Livestock handling equipment firm Leichts CIA counts Gina Rinehart’s giant S. Kidman and Co. among its many satisfied customers.
Persuading a 1000kg bull to follow instructions in a cattle yard isn’t for the faint-hearted and brings with it no small amount of risk to handlers.
It’s no surprise to learn, then, that Gina Rinehart’s S. Kidman and Co., one of Australia’s largest beef producers with a herd of 171,000 cattle and pastoral leases covering approximately 80,000 square kilometres, has invested over $1m in quality Australian-made livestock handling equipment from Toowoomba-based Leichts CIA to keep its workforce safe.
Mark Leicht began his steel fabrication business in 1984, accelerating his expansion into livestock handling equipment with his acquisition seven years later of CIA with its established reputation for cattle crushes. Thirty-four years on, the business designs, manufactures and sells a range of livestock handling equipment from demountable mobile and portable systems up to full hydraulic crushes, cattle yards and races with elevated external walkways for operator safety.
Mark is unequivocal about the importance of producing a quality product for strength, safety and durability. He’s equally unequivocal about the role Australian-made steel and a reliable and customer-focused supply chain plays in ensuring the quality outcome of his products.
“We’ve always used Australian-made steel,” Mark says. “I don’t ever recall using imported material. With imported material, there are issues with weldability and the sizing can be variable – products might not fit directly in our jig.
“This would add time delays and labour costs to fix. We operate to very fine tolerances of plus zero to minus 0.5mm and it’s important to our process that our materials meet these requirements to minimise downtime.”
Relationship with InfraBuild Steel Centre
Mark has relied on the Toowoomba branch of InfraBuild Steel Centre for the supply of processed steel and accessories since he launched his business.
“It’s been a really good relationship. InfraBuild Steel Centre does all of the processing for us and deliver product to us that’s cut to length when we need it. We can just drop it into our jigs and begin welding as soon as it arrives,” Mark says. “They work hard with us to ensure we get the product just when we need it so we’re not held up in production.”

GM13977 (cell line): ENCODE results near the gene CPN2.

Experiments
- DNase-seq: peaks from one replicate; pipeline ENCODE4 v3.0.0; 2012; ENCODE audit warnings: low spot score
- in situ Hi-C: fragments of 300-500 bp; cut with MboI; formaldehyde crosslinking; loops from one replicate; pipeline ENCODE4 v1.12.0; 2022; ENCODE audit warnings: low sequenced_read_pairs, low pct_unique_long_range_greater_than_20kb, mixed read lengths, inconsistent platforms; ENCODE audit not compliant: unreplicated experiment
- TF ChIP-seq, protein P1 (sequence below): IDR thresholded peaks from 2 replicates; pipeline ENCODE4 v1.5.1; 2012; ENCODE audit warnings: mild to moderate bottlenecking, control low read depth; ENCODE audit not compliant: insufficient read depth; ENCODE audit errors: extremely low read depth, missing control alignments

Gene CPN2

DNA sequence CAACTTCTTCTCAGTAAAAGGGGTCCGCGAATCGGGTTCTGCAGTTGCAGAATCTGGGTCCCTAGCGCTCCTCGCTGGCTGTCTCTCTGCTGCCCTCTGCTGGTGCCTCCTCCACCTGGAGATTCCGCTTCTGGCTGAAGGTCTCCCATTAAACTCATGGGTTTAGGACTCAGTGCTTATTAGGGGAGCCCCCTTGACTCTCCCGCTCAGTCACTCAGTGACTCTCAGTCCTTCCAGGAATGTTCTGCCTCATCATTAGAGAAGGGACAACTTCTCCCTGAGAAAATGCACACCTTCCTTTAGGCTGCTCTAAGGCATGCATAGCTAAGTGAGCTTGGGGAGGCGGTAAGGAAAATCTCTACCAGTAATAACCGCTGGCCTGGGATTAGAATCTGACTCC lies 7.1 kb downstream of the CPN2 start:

Ross Gilmour of InfraBuild Steel Centre Toowoomba says that the firms have developed a partnership based on strong customer service and innovation.
“Our HYDMECH saw is capable of full-pack cutting of RHS (rectangular hollow section) product to meet the critical tolerances required by Leichts CIA.
“It’s fast and cost effective,” Ross says. “To streamline deliveries, we have developed a number of custom-made bins to fit Mark’s specific requirements.”
Ross says he’s seen the business triple in size over the past nine years and the relationship between him and Mark has morphed from a professional one into a personal one.
He adds that Leichts is constantly innovating to improve its products and range to meet the changing requirements of the market. The company specifies Duragal® for its quality and consistency, accuracy and high strength-to-weight ratio in both painted and galvanised finishes.
Earlier in 2018, Ross worked with Duragal® manufacturer Austube Mills to develop a Duragal® pipe with a heavier wall, called Duragal® Z135, which has helped make Leichts CIA’s range of equipment stronger and safer.
Compliance with Australian standard AS1163 C350 and full traceability are other key requirements for Leichts.
“Every length supplied carries a stamp with the mill, date and time of production,” Ross explains.
Demand is strong for Leichts CIA’s range of products and the business is growing to the extent that it has acquired land adjacent to the factory and is in the process of constructing new, expanded production facilities.
“We’re continuing to deliver product to S. Kidman and Co. and we have strong relationships with national rural equipment suppliers including Elders and CRT driving our growth,” Mark says. The workforce has grown, too, from two in 1986 to over 50 now, and includes Mark’s three daughters.
“The girls have grown up in the business and do a great job,” Mark says. “They’re helping me grow the business and will hopefully take over from me in the future.”
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